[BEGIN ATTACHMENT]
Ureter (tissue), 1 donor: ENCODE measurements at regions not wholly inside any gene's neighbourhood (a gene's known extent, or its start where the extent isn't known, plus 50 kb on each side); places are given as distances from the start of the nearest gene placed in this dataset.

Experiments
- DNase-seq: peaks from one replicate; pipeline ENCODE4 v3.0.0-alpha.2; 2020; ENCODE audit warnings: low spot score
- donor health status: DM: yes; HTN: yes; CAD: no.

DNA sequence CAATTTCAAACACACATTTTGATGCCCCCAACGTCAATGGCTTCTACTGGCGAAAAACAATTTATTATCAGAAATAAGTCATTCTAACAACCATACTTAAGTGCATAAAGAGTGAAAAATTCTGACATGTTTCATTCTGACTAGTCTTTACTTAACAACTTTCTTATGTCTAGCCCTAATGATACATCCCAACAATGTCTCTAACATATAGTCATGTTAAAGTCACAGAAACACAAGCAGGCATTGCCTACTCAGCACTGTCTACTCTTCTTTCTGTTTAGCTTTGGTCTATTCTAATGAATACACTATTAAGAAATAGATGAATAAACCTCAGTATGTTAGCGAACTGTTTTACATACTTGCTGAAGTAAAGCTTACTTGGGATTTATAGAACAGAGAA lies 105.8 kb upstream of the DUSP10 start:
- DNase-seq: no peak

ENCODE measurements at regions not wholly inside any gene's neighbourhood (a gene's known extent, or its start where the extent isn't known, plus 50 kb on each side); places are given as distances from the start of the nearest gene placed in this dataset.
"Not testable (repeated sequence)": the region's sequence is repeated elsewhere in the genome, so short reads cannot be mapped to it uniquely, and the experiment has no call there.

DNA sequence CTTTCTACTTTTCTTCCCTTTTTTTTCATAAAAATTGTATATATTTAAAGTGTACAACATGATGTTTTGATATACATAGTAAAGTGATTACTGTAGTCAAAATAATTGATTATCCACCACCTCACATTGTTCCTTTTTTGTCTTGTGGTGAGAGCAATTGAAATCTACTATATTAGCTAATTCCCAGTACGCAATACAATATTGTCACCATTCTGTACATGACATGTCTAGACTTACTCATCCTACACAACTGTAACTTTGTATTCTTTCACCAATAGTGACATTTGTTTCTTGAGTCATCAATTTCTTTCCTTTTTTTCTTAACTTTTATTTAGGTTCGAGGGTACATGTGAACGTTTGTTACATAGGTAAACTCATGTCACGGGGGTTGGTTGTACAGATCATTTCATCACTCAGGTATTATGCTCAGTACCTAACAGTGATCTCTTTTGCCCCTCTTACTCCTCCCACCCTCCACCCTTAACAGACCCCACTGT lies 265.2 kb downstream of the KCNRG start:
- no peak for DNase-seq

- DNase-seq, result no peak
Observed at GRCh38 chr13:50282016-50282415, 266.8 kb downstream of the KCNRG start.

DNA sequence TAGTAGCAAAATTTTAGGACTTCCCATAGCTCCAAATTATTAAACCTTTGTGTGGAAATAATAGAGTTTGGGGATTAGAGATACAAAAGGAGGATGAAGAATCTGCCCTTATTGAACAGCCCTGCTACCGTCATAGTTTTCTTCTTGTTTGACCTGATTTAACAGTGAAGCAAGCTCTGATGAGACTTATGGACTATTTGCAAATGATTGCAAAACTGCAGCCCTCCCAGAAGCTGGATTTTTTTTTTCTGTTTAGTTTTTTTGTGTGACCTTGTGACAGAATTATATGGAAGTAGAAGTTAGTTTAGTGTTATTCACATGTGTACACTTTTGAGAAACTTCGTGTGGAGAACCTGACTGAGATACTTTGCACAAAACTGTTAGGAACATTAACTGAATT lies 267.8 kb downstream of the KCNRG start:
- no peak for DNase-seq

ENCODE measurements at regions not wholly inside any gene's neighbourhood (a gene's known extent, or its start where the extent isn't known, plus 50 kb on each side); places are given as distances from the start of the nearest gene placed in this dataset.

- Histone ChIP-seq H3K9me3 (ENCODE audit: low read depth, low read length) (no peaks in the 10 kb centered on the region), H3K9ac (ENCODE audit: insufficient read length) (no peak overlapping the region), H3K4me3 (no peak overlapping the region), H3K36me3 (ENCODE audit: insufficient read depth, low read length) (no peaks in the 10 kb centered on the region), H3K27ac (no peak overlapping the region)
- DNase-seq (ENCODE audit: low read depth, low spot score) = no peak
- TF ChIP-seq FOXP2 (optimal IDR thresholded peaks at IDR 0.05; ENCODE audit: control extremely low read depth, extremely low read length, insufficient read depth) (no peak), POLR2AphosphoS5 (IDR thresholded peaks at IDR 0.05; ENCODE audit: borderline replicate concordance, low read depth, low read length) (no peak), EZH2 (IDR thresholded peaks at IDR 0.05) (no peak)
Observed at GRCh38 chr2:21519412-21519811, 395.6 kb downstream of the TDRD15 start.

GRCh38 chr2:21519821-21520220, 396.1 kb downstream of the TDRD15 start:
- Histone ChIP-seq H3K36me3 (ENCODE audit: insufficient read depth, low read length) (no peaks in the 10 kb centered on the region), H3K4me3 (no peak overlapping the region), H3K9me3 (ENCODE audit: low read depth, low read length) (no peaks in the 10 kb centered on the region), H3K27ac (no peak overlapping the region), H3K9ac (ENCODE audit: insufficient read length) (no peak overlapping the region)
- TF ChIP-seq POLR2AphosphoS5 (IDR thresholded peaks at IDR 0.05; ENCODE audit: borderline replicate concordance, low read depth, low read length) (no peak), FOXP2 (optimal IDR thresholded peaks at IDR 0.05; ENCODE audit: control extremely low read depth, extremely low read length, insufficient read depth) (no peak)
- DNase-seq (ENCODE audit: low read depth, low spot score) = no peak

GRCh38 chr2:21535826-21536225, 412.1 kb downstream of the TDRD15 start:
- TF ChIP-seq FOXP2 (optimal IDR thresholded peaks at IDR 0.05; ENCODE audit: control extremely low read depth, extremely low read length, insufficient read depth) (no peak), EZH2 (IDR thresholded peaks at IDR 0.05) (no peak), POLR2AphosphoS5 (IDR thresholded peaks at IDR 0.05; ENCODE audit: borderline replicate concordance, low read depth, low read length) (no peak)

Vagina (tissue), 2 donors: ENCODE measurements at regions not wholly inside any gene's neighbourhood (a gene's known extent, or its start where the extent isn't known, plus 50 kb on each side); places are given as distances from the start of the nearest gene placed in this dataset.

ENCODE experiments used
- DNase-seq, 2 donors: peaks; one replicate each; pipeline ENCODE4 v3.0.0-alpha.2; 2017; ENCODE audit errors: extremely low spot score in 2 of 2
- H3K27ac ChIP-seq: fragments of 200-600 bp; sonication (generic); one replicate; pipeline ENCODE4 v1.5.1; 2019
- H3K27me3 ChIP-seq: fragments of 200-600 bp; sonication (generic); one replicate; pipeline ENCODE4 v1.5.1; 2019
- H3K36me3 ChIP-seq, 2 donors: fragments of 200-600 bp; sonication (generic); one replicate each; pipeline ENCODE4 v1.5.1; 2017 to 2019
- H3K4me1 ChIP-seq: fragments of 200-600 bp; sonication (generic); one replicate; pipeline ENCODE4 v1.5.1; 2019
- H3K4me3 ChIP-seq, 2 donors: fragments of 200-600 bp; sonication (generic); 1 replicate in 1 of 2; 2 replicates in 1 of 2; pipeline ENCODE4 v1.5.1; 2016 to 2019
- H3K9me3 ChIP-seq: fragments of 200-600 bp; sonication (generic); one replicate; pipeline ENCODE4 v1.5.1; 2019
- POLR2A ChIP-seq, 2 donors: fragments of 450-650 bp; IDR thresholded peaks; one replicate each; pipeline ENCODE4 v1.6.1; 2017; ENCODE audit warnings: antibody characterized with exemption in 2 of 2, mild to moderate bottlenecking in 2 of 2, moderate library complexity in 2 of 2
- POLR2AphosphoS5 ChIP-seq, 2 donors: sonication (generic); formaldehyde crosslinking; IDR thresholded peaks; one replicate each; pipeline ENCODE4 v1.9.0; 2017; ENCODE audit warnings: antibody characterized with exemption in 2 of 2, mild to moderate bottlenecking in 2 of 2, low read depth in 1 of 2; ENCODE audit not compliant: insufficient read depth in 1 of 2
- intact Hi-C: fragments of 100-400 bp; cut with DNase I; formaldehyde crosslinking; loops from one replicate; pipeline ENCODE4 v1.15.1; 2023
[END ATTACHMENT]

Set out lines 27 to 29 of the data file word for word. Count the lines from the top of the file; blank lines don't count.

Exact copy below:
ENCODE experiments used
- DNase-seq, 2 donors: peaks; one replicate each; pipeline ENCODE4 v3.0.0-alpha.2; 2017; ENCODE audit errors: extremely low spot score in 2 of 2
- H3K27ac ChIP-seq: fragments of 200-600 bp; sonication (generic); one replicate; pipeline ENCODE4 v1.5.1; 2019